Just like the time Slate's Jacob Weisberg invited me to join his Mafia family, his latest tweet made me think some wiseass had hacked his Twitter account: "If you're looking for a hook-up in South Beirut, best to go through Hezbolllah." Still, I clicked the link and arrived at a Foreign Policy piece called "The Militarization of Sex (The story of Hezbollah's halal hookups)." It's interesting, unexpected, and nuanced. Seriously.
Now, I should really write that "The Militarization of Sex" seems nuanced. I have no personal knowledge of the pre-marital/extra-marital sexual habits of Hezbollah supporters. So let me stipulate that I can't vouch for any of what Hanin Ghaddar wrote for Foreign Policy. Skeptics should feel free to tuck all that follows in the "Interesting If True" folder of their brain's Trapper Keeper.
There are moments when Ghaddar's piece seems as if it's shaping up to be nothing more than a chronicle of hypocrisy — the literal "Party of God" facilitating "temporary marriages" that allow "couples to have religiously sanctioned sex for a limited period of time, without any commitments, and without the obligatory involvement of religious figures."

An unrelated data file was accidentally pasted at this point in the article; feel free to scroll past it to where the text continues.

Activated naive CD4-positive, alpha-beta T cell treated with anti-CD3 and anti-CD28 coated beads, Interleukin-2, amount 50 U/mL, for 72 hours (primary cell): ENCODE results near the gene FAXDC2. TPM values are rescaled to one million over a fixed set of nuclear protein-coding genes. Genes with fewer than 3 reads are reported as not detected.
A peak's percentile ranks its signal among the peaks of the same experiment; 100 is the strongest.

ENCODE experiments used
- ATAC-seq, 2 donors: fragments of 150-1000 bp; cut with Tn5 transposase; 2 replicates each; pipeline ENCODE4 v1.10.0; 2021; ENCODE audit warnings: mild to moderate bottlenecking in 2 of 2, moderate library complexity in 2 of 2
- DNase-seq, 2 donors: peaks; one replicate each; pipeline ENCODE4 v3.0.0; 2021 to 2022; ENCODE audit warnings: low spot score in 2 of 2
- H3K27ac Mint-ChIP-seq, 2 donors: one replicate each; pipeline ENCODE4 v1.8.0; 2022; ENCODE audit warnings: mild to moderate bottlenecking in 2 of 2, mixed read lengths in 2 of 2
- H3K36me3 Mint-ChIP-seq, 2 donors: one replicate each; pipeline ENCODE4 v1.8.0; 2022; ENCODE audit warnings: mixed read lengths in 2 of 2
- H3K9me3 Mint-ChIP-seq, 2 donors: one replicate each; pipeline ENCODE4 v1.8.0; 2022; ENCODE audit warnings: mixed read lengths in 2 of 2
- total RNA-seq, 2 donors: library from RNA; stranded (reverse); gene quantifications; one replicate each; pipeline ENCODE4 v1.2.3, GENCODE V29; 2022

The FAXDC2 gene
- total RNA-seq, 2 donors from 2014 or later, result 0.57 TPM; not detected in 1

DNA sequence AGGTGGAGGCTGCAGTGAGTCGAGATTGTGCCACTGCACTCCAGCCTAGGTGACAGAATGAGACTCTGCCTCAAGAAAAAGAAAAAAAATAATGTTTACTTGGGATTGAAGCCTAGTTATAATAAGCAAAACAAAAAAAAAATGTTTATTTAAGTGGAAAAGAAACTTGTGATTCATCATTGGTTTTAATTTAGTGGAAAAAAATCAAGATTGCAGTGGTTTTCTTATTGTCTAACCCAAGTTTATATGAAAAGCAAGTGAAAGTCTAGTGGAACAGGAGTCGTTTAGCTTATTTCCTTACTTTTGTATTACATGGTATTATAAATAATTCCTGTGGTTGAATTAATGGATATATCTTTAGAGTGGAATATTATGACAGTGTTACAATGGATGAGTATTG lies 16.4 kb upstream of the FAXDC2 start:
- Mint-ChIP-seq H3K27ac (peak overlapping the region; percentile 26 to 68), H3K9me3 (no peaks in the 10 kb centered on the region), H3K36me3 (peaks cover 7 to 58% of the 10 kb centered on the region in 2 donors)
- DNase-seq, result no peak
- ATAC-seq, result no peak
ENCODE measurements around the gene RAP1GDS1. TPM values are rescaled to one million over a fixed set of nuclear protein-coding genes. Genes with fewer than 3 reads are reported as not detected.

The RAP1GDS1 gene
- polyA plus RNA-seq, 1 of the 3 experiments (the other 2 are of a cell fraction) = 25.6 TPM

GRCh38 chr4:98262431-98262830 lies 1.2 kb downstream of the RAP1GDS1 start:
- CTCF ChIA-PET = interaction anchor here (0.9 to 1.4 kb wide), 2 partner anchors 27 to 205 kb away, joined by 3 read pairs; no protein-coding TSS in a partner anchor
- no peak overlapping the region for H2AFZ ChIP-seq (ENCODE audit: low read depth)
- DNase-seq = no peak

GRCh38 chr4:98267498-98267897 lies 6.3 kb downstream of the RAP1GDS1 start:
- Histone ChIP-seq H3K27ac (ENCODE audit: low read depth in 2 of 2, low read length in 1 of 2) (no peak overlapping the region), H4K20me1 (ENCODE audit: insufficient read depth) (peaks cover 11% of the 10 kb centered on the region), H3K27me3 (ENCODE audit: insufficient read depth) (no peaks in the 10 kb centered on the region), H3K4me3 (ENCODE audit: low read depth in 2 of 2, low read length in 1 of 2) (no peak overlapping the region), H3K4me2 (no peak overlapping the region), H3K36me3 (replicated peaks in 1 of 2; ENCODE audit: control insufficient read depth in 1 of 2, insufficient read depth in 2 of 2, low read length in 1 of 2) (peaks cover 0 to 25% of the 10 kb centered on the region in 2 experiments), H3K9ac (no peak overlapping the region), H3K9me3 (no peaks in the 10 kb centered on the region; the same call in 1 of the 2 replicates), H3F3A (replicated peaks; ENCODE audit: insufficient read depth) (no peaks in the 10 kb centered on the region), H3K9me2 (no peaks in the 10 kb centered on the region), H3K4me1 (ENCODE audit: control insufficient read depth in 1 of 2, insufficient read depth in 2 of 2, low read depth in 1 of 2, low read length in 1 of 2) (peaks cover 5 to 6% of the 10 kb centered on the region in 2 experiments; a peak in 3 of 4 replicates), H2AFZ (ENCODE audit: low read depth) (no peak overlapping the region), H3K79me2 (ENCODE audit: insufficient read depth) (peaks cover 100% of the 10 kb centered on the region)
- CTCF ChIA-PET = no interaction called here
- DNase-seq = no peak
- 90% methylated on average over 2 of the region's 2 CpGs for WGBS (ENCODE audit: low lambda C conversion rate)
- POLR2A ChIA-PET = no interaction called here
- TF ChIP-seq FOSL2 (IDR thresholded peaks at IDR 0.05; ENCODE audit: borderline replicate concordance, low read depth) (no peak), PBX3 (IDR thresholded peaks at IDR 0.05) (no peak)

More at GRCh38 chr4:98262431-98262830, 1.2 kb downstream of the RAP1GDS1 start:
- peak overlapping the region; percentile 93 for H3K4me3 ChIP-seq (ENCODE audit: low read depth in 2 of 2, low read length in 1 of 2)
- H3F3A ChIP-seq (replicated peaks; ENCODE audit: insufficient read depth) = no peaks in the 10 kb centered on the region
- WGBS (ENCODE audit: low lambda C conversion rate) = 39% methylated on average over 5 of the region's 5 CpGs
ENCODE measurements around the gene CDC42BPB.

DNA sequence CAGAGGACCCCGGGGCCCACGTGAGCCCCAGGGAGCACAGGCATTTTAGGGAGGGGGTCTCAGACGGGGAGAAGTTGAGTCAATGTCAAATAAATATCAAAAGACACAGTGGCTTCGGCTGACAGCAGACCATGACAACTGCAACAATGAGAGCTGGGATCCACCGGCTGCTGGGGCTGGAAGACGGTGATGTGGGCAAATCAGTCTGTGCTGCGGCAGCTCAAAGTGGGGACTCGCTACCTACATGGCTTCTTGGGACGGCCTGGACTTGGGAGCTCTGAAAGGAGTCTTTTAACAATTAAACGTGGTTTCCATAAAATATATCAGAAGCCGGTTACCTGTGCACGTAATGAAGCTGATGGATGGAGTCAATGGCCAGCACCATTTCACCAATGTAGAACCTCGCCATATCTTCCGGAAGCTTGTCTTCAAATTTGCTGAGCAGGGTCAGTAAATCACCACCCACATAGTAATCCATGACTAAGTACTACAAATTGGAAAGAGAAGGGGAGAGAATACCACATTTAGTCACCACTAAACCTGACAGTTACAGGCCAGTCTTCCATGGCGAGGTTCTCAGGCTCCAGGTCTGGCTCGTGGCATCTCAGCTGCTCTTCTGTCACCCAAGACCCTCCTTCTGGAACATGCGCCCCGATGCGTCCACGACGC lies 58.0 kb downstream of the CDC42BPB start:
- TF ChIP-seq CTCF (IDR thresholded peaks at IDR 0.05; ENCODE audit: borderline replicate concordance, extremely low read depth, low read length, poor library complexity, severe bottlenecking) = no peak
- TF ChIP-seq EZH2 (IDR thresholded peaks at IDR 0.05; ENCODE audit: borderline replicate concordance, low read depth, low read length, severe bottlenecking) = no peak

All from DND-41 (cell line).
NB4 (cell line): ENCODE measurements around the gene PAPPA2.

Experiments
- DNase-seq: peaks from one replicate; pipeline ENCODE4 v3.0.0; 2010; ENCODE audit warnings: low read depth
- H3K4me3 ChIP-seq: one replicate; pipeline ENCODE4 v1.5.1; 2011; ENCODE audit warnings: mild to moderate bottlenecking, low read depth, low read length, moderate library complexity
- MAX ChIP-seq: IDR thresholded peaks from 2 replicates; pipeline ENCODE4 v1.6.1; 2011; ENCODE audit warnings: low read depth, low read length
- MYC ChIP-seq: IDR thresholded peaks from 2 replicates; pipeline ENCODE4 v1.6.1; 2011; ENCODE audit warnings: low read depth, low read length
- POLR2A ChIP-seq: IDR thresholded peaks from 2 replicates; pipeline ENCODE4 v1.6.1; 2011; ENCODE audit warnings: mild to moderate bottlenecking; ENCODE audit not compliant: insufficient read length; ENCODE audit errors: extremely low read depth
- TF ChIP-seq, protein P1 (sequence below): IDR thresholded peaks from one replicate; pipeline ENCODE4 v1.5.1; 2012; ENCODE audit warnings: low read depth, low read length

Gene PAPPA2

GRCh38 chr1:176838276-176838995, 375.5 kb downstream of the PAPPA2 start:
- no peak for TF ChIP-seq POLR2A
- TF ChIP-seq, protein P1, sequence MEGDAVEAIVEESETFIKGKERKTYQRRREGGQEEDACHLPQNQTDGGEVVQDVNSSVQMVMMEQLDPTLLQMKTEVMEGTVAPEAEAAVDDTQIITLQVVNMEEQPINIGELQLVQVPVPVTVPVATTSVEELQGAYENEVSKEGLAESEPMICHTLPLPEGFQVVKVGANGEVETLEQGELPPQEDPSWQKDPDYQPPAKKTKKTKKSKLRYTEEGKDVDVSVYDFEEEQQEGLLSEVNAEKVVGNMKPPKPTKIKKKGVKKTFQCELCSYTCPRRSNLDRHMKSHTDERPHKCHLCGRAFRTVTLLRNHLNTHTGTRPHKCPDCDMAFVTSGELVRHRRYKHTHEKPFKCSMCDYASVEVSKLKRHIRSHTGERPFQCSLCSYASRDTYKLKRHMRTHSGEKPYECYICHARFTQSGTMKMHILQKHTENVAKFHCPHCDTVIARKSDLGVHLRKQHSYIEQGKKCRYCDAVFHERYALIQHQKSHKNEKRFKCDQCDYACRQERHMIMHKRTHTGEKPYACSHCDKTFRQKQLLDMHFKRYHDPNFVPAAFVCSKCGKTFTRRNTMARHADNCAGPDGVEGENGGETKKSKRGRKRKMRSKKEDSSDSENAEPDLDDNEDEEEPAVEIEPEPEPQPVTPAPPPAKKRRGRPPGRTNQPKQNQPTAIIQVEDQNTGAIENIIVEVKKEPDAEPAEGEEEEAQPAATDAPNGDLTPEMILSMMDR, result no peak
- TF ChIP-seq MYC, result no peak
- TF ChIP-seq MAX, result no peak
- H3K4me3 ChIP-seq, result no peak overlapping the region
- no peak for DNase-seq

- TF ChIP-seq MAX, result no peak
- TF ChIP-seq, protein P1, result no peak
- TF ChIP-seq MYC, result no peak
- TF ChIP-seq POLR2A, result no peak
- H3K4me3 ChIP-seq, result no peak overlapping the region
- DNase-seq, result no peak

But hypocrisy is banal. I wouldn't have called Ghaddar's piece interesting, unexpected, and nuanced if it began and ended with hypocrisy. The striking passages are ones like this:
With his designer jeans, trendy haircut, and sharp sense of humor, Ali seems to be an unlikely Hezbollah supporter. He has always supported the resistance and what Hezbollah has achieved in this regard; however, in the last couple of years, he has developed a strong support for Hezbollah on issues he was previously critical of, such as its affiliation with Iran, involvement in domestic politics, and its religious rhetoric.
Coincidently or not, these developments took place as he was drawn to practice temporary marriage. In his southern village, it is difficult to meet girls and have normal relationships with them, and he acknowledges that getting closer to the party's social network has helped him meet more girls who were open to this kind of marriage. Gradually, Ali stopped drinking alcoholic beverages, took up praying and fasting ...
How to account for Ali's simultaneous trajectories both toward and away from what we'd conventionally think of as a devout life? According to an activist Ghaddar quotes, Hezbollah's social network "is only a matter of more control rather than being tolerant."